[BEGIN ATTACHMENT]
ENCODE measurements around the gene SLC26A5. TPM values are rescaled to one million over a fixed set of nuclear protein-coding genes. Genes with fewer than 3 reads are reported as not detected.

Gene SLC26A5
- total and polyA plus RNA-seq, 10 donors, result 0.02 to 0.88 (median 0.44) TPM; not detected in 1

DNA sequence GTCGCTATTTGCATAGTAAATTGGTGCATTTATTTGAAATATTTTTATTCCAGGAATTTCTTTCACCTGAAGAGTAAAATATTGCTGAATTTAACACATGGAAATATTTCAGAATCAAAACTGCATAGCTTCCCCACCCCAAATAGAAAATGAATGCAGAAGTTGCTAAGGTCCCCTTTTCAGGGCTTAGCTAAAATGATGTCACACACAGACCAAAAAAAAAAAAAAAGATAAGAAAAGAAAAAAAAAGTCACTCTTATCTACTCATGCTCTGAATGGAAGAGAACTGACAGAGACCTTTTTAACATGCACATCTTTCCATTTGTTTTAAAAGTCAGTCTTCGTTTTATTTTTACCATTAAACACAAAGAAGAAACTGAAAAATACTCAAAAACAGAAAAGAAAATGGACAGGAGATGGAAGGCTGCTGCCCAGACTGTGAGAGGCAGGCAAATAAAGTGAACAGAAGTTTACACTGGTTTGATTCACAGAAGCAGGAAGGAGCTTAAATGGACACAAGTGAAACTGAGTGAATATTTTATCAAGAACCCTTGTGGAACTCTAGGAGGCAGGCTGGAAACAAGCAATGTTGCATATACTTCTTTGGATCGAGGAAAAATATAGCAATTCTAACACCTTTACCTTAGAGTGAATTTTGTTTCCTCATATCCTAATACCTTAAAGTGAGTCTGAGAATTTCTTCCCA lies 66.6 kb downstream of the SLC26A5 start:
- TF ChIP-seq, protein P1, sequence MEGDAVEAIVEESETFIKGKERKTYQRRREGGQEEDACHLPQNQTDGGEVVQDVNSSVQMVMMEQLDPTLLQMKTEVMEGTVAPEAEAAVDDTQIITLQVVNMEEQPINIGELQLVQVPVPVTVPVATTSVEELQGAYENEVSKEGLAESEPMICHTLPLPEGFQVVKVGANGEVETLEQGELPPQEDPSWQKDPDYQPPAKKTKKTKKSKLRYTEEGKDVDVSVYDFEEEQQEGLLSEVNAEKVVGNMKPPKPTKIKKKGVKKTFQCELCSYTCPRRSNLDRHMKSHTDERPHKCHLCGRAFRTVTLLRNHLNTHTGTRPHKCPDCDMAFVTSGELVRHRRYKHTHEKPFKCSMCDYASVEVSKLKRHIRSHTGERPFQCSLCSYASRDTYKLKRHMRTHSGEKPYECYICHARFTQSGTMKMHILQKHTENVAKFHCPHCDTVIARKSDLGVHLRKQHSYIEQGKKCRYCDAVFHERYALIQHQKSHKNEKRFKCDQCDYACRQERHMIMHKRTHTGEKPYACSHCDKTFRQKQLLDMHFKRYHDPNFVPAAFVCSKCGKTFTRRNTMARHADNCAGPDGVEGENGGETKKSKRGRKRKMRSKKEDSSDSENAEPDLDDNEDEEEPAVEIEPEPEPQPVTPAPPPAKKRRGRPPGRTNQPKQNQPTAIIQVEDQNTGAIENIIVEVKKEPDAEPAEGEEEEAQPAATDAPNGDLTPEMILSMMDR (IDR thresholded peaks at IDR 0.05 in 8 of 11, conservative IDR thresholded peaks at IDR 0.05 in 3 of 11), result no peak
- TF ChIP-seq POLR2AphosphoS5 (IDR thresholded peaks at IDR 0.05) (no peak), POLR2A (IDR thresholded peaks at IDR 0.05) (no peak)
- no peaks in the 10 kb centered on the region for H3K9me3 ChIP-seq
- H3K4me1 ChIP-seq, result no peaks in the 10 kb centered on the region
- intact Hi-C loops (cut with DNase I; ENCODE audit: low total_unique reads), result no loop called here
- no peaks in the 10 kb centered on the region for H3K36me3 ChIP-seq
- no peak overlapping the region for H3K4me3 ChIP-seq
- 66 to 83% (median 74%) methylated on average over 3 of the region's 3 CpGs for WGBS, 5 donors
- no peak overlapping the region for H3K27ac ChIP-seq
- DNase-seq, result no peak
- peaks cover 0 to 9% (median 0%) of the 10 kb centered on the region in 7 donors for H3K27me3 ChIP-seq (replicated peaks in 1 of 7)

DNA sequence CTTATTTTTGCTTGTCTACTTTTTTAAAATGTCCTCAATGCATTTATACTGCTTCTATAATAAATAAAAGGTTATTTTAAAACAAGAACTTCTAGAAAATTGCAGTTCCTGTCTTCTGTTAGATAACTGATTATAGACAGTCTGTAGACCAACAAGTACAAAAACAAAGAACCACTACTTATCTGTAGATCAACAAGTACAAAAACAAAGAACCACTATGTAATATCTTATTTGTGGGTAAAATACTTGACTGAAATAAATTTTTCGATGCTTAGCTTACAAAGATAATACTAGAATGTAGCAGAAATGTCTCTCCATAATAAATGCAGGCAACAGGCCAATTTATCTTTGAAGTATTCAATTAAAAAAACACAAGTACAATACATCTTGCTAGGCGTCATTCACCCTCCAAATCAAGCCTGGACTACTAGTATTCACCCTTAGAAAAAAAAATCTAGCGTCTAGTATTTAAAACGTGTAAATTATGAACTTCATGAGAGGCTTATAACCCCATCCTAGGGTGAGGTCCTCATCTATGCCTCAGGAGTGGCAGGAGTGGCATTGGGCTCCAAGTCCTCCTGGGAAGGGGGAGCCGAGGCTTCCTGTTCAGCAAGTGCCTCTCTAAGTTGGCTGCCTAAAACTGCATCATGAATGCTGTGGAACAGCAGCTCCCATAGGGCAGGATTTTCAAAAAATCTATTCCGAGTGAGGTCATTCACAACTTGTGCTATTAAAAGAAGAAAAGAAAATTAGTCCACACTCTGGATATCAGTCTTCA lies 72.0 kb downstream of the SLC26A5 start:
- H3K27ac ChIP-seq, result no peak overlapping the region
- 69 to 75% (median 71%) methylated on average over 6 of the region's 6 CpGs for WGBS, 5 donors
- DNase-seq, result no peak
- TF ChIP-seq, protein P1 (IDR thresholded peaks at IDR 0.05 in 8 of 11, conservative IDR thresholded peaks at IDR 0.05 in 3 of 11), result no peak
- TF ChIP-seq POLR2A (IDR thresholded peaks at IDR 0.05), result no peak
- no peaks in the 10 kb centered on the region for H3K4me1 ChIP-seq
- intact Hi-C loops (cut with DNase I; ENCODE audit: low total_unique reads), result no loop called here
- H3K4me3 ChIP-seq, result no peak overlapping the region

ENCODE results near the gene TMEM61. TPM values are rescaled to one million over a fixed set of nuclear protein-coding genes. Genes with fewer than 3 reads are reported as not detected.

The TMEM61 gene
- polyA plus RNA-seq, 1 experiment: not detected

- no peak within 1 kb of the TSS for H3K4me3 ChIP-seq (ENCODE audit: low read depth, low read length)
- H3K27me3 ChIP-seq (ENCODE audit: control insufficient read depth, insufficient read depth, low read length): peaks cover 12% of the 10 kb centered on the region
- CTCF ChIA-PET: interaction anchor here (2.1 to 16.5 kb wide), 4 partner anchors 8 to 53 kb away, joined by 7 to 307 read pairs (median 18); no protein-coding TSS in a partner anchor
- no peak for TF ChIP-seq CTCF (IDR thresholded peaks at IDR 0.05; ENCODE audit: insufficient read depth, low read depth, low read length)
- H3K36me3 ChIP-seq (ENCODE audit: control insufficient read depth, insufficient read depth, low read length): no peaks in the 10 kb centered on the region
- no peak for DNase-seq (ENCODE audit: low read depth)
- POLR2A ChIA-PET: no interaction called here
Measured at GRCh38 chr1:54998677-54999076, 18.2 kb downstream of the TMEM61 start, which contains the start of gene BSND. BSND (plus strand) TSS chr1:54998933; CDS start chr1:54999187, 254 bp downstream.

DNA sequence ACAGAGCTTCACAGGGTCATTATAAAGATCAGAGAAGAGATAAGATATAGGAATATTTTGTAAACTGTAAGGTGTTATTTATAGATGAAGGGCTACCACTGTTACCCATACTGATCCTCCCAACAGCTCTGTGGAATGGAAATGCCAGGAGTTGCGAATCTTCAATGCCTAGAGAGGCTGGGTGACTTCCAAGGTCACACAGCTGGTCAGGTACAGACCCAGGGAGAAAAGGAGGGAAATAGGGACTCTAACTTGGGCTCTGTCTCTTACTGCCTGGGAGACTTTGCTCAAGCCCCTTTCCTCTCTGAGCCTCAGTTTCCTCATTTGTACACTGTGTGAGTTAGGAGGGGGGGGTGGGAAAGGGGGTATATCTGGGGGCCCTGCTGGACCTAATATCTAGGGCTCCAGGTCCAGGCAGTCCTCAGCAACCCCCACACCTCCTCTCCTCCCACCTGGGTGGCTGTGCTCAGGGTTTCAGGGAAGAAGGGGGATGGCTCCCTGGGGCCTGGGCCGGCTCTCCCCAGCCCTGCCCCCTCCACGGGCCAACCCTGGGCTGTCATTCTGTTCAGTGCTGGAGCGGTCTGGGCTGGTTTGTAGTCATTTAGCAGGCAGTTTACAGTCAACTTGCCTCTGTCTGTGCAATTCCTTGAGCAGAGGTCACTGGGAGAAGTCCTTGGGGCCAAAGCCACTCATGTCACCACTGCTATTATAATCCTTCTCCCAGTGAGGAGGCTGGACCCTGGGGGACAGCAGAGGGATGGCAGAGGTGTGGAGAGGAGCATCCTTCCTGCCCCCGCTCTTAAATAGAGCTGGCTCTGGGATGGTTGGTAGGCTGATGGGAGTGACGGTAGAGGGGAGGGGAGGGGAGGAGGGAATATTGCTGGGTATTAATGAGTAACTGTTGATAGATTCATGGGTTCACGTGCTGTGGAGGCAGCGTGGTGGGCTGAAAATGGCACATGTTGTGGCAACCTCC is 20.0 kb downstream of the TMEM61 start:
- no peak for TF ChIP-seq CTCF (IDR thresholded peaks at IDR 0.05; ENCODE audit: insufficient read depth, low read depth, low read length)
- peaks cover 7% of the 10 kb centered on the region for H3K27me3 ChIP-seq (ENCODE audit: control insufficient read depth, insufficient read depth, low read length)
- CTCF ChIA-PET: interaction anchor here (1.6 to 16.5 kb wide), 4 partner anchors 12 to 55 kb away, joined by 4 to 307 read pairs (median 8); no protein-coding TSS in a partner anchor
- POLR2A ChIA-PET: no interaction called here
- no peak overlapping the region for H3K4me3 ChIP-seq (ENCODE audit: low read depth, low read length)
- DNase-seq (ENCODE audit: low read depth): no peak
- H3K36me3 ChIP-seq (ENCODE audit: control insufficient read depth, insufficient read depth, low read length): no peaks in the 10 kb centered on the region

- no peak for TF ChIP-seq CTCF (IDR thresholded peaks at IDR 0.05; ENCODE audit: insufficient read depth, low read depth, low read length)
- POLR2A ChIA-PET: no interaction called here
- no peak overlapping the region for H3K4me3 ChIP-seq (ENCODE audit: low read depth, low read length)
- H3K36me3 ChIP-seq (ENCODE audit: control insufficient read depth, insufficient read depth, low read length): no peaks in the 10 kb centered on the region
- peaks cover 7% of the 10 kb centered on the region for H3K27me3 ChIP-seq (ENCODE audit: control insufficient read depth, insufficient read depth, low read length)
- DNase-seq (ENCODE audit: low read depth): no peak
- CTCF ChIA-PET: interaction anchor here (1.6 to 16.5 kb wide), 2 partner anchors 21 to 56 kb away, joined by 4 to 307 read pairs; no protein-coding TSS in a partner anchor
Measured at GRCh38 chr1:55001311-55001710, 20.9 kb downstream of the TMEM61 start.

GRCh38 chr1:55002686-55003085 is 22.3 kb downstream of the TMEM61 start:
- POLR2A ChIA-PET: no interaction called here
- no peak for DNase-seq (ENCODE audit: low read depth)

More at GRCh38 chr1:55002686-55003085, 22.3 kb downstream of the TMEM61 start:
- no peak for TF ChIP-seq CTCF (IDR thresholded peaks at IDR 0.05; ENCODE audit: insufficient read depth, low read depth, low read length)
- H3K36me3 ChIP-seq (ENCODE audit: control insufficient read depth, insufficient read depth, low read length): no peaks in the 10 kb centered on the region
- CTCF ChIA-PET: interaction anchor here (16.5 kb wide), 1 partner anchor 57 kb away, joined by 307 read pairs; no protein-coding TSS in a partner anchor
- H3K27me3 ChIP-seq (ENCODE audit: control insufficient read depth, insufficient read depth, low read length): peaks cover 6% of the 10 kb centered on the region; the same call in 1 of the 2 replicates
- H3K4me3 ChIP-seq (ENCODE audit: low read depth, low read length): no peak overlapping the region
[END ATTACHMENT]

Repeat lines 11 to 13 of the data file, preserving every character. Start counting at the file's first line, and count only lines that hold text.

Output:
- no peak overlapping the region for H3K4me3 ChIP-seq
- 66 to 83% (median 74%) methylated on average over 3 of the region's 3 CpGs for WGBS, 5 donors
- no peak overlapping the region for H3K27ac ChIP-seq